To all the Eddie Scotts from Blackpool

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Not heads, not tails; in London we got stuck in the middle. We were winning, we nearly lost and we ended drawing in a very strange match. We are still bottom of the table but we haven’t lost in 4 games and we keep slowly adding points, 6 from 12, and we are looking at the future with higher hopes.

I say “we” because I am Blackpool. I have been on the bench, getting cold for the last 3 games. I haven’t played a single minute and it is a strange situation that I cannot get used to. “The day you don’t get pissed off for not playing, is the day that had you better quit”, Rijkaard told me once while training with Barca. I was young then and from time to time some Barca B players trained with the first team.

Despite what some people might think Rijkaard was a very demanding guy. He was demanding with Ronaldinho and with Orlandi, he never made distinctions between the stars of the changing room and the youngsters who thought they were going to conquer the world.

During my time at Barca I learned a lot and when, years later, I saw Guardiola’s team, I thought and still do, that Pep massively improved what Rijkaard had started. The combination football, the speed, the passing game, the cover play, the supporting strikers…Everything!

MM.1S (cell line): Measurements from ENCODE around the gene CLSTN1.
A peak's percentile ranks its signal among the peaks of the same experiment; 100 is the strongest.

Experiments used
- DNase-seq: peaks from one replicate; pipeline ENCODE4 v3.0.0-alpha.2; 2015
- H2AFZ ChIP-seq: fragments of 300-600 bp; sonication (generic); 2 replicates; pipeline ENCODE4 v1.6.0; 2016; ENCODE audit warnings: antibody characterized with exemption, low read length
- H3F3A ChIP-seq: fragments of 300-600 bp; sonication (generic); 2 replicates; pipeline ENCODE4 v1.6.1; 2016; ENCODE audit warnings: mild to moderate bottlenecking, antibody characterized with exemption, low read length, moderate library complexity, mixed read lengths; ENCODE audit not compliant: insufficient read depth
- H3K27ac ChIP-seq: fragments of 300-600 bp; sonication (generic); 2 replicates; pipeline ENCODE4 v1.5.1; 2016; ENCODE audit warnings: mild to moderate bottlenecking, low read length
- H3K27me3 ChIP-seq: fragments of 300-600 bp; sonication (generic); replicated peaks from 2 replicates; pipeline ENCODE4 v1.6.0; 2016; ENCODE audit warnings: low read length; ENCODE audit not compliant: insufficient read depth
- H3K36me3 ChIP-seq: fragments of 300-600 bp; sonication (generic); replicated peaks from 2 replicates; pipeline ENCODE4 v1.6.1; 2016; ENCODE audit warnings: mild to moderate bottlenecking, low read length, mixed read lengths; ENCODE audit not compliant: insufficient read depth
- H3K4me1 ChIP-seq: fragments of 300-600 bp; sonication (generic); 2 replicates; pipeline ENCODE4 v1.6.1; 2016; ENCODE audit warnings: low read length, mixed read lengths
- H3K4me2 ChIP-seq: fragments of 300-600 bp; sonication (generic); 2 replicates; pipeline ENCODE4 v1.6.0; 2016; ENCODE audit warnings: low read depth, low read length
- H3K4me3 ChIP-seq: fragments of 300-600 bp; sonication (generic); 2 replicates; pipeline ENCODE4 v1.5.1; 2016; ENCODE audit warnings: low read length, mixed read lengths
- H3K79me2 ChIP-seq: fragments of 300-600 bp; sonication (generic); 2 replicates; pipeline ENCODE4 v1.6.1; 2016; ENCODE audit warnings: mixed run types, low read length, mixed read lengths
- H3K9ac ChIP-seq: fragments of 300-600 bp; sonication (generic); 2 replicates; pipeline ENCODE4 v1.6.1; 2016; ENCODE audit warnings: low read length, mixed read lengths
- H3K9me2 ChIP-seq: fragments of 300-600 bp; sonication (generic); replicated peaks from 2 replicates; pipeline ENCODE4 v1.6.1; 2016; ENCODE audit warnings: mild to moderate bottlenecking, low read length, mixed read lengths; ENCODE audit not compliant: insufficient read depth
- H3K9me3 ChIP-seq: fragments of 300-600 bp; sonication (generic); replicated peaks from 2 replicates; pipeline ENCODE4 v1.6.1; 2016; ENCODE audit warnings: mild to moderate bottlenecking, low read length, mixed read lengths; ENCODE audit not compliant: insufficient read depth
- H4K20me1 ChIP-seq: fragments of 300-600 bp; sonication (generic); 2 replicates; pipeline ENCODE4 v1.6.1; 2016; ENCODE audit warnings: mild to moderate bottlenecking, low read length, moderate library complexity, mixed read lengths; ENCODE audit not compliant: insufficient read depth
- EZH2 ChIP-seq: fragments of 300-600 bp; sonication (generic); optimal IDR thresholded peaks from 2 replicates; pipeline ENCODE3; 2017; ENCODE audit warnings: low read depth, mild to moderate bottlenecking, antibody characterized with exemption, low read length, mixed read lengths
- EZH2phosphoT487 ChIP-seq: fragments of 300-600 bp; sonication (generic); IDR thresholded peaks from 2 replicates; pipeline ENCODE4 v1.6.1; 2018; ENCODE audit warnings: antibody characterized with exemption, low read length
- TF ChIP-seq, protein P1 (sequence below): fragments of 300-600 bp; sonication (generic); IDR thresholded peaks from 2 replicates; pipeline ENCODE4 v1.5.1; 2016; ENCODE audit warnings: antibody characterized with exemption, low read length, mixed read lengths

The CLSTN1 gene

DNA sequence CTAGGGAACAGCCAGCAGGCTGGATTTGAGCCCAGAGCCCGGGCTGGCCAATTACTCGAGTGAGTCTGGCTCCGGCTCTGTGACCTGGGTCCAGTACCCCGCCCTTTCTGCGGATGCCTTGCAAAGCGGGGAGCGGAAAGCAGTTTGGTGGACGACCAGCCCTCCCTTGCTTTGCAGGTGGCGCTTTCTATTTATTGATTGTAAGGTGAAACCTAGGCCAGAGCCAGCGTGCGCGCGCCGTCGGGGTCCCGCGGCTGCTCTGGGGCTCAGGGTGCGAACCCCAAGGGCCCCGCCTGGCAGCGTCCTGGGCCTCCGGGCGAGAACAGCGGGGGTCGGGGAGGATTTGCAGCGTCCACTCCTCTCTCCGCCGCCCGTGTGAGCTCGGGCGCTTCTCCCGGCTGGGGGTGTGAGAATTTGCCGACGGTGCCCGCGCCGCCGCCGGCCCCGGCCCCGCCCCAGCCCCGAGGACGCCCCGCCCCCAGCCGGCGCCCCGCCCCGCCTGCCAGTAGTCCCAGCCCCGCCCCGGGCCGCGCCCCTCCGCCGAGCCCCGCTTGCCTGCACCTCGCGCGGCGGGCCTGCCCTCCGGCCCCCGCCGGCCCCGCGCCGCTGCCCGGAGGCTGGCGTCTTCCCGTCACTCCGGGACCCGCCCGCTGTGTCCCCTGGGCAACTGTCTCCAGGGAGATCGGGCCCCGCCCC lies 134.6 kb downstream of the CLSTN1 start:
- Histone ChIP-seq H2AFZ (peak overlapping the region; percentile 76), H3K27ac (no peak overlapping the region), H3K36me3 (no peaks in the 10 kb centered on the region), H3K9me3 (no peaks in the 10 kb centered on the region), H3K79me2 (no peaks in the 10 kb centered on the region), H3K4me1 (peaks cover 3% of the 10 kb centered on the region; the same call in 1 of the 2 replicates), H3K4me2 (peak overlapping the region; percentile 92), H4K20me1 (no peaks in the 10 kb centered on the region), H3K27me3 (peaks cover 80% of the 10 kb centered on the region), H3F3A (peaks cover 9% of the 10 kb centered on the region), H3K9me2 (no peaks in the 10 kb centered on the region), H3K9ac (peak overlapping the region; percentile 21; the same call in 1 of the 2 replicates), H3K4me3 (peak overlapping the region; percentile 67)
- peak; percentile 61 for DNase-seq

I learned about all that and I am proud, even though my name is in small letters in Barca’s history, of having been part of that team. Now it’s all part of my past but I remember a lot about what Rijkaard told me. I get very upset when I don’t play but I am Blackpool.

I am saying this because on Thursdays we normally get the mail and I got a letter that threw me. It gave me contradictory thoughts but helped me a lot. For some reason I had it in my mind that I wasn’t going to play against Charlton and my mood wasn’t the best. Let’s see what they tell you now, I thought when I opened the letter and it ended up being a direct punch to my heart.